I have $43,188.99 in student debt.
$40,328 is principal, and $2,860.99 (or 7%) is interest. The only reason the interest is so low is because I made a few payments here and there while still in school. On $20,500 worth of loans, I have an APR of 6.6%. On the other $19,828, I have an APR of 6%.
This amount of debt makes me sick to my stomach.
In my 32 years of life on this earth, I have never personally had a negative net worth past $2,000. That was in consumer credit card debt I accumulated while struggling to find a post-college job that paid a living wage. I paid that amount off soon after I got a new job, and I’ve been in the positive ever since–until I started grad school. My current net worth is in the negative $20,000s. In the words of Elizabeth Bennet, “How is such a sum to be repaid?”
(Of course, that was about an elopement. And I don’t have a handsome and conveniently rich Mr. Darcy to dispatch thousands of dollars to my aid.)
I’m not alone. Collectively, students in the United States owe a total of over $1.5 trillion in student loans. Per NerdWallet, the “average U.S. household with student debt owes $47,671.” Undergraduates finishing up in 2017 owe an average of $28,650 each. And this number can change depending on the field you go into–I owe over $40,000, and I am in a subset of education that is not known for paying well (as is the field in general). Medical students owe, on average, almost $200,000 a pop. According to this article from 2015, social work graduates can owe upwards of $60,000 in debt and expect starting salaries of only $41,000. These are all essential fields. Unfortunately, not all of these fields pay well.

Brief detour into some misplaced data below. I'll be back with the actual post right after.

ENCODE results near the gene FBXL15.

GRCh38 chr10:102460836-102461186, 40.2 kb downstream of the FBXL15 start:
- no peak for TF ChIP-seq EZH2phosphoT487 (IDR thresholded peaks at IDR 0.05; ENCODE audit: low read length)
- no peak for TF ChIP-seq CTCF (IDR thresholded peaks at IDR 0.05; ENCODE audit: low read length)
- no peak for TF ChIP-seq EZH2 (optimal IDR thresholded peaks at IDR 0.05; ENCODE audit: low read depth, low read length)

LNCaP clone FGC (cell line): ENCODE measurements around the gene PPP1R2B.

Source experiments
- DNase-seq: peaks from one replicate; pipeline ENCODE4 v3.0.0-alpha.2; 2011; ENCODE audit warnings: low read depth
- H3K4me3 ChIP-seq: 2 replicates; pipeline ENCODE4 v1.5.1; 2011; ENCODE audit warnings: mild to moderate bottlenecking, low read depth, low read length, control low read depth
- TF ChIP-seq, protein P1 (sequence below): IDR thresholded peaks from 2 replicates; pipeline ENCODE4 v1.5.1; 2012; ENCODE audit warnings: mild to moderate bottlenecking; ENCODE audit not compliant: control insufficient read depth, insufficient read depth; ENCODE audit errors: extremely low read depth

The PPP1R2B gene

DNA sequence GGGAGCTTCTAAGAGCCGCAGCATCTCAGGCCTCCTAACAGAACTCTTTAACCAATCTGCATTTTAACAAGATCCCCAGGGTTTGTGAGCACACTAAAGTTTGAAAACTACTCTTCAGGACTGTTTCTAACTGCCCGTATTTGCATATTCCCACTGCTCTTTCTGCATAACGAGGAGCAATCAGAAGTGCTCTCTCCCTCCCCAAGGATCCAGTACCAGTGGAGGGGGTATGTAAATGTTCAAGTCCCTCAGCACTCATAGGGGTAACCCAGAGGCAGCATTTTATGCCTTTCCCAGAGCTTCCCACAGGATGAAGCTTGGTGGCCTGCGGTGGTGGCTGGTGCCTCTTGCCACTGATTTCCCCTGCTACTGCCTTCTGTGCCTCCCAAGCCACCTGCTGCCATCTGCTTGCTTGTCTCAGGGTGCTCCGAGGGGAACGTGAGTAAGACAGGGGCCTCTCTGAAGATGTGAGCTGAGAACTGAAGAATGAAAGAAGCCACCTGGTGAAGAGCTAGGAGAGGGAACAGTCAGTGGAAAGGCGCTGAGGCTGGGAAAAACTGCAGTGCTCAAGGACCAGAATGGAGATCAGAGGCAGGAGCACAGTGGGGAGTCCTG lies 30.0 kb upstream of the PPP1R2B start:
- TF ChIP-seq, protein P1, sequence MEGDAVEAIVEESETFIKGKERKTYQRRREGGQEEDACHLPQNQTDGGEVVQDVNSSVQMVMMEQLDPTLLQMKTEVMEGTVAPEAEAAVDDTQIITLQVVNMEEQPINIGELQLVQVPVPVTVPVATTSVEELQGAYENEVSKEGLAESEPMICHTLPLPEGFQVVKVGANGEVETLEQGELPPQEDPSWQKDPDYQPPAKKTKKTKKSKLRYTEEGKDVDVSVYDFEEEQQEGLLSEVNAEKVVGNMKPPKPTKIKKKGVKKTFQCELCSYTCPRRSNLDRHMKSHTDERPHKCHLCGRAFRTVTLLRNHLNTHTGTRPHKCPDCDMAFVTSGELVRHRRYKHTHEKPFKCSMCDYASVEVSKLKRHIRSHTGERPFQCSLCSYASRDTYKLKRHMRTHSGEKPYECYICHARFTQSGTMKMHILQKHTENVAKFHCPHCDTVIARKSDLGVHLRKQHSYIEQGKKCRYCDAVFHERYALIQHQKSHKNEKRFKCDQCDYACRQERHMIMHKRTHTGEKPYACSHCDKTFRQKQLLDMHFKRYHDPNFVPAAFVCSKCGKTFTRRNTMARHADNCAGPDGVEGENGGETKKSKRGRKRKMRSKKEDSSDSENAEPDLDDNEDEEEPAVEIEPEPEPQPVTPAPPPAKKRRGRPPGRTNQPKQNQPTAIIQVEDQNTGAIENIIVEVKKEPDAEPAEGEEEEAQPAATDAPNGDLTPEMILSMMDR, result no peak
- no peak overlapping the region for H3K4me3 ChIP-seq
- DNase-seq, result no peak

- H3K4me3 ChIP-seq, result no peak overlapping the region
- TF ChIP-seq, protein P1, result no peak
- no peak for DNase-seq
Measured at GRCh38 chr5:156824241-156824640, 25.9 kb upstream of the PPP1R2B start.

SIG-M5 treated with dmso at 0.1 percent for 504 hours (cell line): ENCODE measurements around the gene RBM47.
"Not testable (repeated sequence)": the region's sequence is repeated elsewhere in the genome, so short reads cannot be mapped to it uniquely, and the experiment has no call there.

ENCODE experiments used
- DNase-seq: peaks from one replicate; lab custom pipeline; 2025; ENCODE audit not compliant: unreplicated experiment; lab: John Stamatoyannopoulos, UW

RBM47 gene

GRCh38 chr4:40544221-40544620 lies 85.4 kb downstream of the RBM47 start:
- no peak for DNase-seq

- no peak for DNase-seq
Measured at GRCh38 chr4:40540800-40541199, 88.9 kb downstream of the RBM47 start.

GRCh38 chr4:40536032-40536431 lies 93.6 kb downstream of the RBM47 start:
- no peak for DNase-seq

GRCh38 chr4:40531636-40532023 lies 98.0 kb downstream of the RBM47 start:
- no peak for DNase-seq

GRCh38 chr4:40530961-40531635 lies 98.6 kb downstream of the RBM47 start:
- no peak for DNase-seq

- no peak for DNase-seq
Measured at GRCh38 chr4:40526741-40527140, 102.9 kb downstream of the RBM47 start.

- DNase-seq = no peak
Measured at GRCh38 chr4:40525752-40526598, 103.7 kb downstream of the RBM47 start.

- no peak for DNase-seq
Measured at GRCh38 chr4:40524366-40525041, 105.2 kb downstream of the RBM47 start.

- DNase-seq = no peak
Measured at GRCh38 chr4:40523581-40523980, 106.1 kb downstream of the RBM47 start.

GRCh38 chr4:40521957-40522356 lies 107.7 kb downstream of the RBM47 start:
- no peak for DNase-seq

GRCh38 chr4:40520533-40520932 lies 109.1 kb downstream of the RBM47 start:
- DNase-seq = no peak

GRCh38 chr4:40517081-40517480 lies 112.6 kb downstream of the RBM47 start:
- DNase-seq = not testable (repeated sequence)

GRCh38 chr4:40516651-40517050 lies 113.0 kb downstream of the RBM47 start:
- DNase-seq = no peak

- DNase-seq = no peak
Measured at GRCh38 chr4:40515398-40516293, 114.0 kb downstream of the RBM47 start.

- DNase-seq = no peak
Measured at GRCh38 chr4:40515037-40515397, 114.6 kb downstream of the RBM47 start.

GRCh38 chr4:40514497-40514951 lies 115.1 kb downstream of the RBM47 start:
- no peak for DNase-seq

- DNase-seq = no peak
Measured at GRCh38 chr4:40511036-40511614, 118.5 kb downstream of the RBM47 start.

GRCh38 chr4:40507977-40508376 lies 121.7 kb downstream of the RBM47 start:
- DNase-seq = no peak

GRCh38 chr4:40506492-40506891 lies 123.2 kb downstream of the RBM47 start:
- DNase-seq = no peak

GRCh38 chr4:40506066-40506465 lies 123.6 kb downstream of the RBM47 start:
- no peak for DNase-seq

And all of us in these essential fields have a story. Here’s mine.:
My student loan debt was just to pay for my master’s degree. I was very blessed in that I didn’t need to take out loans to fund my undergraduate education. My biological parents split when I was three, and my mom and stepdad divorced when I was sixteen or so. As such, my mom was the only parent on my FAFSA.
With a combination of grants and scholarships, my mom as the sole income provider for our family, working several jobs through college, and the decision to turn down my NYU acceptance for a more affordable in-state school (a decision which I regret only a little bit, but mostly not at all), I was able to graduate in 2009 with my BA in English, during the Great Recession. I bounced around a few minor jobs after that (including working for minimum wage for the first time since high school) and finally landed in South Korea, where I spent three and a half years teaching English to high school and college students.